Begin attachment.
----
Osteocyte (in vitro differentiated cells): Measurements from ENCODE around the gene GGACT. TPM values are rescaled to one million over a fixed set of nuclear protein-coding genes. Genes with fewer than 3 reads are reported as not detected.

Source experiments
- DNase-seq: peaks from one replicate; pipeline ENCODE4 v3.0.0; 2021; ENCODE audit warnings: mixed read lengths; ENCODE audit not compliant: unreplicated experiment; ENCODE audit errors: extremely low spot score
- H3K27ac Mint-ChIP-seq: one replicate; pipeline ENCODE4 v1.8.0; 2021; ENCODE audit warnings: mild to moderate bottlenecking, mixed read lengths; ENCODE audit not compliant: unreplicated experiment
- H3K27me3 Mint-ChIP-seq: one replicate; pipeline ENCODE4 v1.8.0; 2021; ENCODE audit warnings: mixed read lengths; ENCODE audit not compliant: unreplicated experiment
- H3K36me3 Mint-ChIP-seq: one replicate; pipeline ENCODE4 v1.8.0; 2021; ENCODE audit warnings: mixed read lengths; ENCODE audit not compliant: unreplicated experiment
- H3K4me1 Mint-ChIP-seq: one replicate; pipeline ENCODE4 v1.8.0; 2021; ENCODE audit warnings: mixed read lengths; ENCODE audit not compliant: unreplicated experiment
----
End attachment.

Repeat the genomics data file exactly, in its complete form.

Osteocyte (in vitro differentiated cells): Measurements from ENCODE around the gene GGACT. TPM values are rescaled to one million over a fixed set of nuclear protein-coding genes. Genes with fewer than 3 reads are reported as not detected.

Source experiments
- DNase-seq: peaks from one replicate; pipeline ENCODE4 v3.0.0; 2021; ENCODE audit warnings: mixed read lengths; ENCODE audit not compliant: unreplicated experiment; ENCODE audit errors: extremely low spot score
- H3K27ac Mint-ChIP-seq: one replicate; pipeline ENCODE4 v1.8.0; 2021; ENCODE audit warnings: mild to moderate bottlenecking, mixed read lengths; ENCODE audit not compliant: unreplicated experiment
- H3K27me3 Mint-ChIP-seq: one replicate; pipeline ENCODE4 v1.8.0; 2021; ENCODE audit warnings: mixed read lengths; ENCODE audit not compliant: unreplicated experiment
- H3K36me3 Mint-ChIP-seq: one replicate; pipeline ENCODE4 v1.8.0; 2021; ENCODE audit warnings: mixed read lengths; ENCODE audit not compliant: unreplicated experiment
- H3K4me1 Mint-ChIP-seq: one replicate; pipeline ENCODE4 v1.8.0; 2021; ENCODE audit warnings: mixed read lengths; ENCODE audit not compliant: unreplicated experiment